Accessibility: the practice of making sites which function smoothly for users with a variety of disabilities, including blindness, deafness, and paralysis among others.
Web users may have disabilities which affect their ability to use web sites, including visual impairments, auditory impairments, motor disabilities, and cognitive disabilities.
"Accessibility" is the practice of designing sites to accommodate such disabilities. For example, an accessible site always provides ALT text for images, so that the screen reading software used by blind or low-vision users can read aloud a sensible text-based alternative to the image.
In many cases, accessible design is mandated by law. For example, in the United States, institutions which receive federal funding are subject to the Section 508 standards, so-called after the amendment to the Rehabilitation Act which contains the standard.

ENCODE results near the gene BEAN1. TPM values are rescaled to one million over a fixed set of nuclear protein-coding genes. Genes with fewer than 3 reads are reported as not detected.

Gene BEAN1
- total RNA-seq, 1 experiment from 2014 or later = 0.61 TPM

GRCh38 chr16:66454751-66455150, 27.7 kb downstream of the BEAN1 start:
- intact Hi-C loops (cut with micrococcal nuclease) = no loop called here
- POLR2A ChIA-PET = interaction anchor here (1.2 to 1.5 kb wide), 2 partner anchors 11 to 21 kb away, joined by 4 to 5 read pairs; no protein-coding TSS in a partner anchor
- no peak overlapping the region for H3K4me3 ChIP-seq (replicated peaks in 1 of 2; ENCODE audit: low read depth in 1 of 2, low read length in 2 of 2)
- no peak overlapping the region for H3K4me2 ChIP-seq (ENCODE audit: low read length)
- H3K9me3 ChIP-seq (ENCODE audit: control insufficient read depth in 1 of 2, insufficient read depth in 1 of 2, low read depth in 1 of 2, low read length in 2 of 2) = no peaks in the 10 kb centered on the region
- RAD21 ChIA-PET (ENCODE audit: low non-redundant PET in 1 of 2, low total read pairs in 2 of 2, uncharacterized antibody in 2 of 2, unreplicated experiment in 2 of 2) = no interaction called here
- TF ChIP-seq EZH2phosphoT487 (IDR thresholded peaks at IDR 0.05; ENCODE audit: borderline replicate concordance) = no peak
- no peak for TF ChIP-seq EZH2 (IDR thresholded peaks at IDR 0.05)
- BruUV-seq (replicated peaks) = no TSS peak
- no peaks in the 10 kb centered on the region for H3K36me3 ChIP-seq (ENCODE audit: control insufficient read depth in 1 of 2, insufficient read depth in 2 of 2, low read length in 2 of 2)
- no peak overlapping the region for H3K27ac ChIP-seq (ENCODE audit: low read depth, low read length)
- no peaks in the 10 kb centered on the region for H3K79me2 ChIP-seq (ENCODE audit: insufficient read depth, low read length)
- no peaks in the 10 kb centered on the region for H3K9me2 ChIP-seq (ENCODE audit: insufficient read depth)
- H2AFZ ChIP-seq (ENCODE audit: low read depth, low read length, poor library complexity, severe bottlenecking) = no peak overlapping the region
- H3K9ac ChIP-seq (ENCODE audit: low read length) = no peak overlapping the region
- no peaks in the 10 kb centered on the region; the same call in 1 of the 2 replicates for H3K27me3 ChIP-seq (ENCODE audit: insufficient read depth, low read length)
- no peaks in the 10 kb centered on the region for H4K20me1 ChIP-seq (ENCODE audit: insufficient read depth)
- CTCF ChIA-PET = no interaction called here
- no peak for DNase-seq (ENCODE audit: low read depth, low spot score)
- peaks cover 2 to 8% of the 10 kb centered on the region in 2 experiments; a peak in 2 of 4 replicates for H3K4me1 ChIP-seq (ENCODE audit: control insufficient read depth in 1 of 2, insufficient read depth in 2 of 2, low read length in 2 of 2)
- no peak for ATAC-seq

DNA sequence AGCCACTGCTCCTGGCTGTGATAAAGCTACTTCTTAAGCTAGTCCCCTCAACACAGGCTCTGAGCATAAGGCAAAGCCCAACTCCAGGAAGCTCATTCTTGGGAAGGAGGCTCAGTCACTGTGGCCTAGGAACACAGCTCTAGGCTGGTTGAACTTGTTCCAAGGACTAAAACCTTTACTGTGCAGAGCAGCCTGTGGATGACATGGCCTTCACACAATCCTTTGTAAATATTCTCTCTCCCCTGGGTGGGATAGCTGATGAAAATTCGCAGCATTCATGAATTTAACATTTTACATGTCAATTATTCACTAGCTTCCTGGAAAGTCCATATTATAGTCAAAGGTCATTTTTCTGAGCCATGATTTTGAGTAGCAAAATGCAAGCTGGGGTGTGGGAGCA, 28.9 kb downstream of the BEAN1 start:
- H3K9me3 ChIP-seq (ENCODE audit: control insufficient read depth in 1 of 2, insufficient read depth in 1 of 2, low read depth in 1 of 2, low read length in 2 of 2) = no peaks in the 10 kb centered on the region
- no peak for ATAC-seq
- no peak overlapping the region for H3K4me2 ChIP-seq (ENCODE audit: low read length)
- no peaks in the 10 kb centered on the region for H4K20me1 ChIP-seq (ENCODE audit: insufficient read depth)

There are also a number of technical standards related to web accessibility, notable the Web Content Accessibility Guidelines (WCAG, currently at version 2.0) and the Web Accessiblity Initiative's Accessible Rich Internet Applications standard (WAI-ARIA, currently in development).
This tag is appropriate for any question having to do with producing accessible sites, including questions:
- about code
- about the interaction between code and assistive software such as screen readers
- about relevant technical standards
- about best practices for conformance with applicable laws and standards
Specific legal questions are best referred to a lawyer, or to a disability support department (if you have access to one).